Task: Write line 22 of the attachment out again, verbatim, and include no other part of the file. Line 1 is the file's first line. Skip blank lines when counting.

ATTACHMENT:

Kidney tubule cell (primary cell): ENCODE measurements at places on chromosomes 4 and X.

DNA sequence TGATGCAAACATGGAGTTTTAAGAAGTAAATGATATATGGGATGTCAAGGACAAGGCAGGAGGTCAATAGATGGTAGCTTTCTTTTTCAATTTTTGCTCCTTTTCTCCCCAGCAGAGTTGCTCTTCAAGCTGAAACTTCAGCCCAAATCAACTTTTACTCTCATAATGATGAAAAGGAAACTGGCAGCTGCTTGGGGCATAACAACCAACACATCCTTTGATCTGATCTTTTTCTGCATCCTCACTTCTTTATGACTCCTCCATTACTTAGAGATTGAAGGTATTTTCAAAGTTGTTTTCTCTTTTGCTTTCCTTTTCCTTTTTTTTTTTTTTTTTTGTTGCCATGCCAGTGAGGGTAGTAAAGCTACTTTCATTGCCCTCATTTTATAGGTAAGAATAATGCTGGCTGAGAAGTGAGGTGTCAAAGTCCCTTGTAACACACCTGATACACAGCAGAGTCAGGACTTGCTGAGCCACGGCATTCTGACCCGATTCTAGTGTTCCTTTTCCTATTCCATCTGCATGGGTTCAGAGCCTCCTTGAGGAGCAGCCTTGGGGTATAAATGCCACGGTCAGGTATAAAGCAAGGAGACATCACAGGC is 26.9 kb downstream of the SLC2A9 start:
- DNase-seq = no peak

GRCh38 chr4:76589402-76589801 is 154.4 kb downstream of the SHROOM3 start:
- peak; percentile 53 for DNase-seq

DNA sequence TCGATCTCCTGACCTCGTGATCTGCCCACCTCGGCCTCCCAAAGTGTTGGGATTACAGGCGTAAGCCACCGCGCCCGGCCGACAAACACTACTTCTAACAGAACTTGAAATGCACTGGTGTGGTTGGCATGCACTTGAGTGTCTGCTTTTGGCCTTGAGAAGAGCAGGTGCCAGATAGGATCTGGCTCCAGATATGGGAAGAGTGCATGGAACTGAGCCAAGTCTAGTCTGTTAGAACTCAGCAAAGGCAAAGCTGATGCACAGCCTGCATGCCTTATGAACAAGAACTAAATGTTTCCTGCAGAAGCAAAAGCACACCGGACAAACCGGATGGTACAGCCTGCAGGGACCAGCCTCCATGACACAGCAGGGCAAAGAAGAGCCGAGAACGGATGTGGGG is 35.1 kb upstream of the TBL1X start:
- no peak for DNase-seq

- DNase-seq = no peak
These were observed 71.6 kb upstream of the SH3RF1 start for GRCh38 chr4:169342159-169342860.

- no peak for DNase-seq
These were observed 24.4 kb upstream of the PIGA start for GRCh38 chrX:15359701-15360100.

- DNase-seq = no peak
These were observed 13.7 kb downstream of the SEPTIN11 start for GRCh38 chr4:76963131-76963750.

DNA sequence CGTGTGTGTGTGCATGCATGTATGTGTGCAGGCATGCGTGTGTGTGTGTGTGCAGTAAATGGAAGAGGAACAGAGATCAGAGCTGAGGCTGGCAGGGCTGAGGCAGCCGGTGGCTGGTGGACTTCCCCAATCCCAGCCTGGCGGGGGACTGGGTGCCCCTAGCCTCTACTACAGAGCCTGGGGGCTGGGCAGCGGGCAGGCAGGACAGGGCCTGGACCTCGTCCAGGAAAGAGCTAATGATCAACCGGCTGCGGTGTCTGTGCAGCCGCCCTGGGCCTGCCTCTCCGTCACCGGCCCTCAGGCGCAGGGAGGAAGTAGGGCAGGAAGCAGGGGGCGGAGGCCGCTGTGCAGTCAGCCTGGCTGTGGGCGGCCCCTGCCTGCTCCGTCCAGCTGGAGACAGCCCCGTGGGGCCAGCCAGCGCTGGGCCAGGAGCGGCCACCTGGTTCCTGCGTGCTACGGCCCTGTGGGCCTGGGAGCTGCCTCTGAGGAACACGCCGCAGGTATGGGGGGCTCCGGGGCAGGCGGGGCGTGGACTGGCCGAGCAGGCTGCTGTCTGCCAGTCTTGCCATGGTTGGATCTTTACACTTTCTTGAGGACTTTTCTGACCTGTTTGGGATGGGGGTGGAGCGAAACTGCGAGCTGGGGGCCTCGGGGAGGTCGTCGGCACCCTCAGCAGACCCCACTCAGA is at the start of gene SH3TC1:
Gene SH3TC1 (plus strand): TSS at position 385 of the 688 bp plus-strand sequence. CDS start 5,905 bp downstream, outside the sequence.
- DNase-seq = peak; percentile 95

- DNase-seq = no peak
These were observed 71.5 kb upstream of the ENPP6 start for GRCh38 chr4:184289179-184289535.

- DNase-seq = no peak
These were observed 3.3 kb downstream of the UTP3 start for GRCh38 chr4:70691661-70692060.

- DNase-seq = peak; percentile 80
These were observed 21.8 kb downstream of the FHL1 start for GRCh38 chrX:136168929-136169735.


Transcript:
These were observed 21.8 kb downstream of the FHL1 start for GRCh38 chrX:136168929-136169735.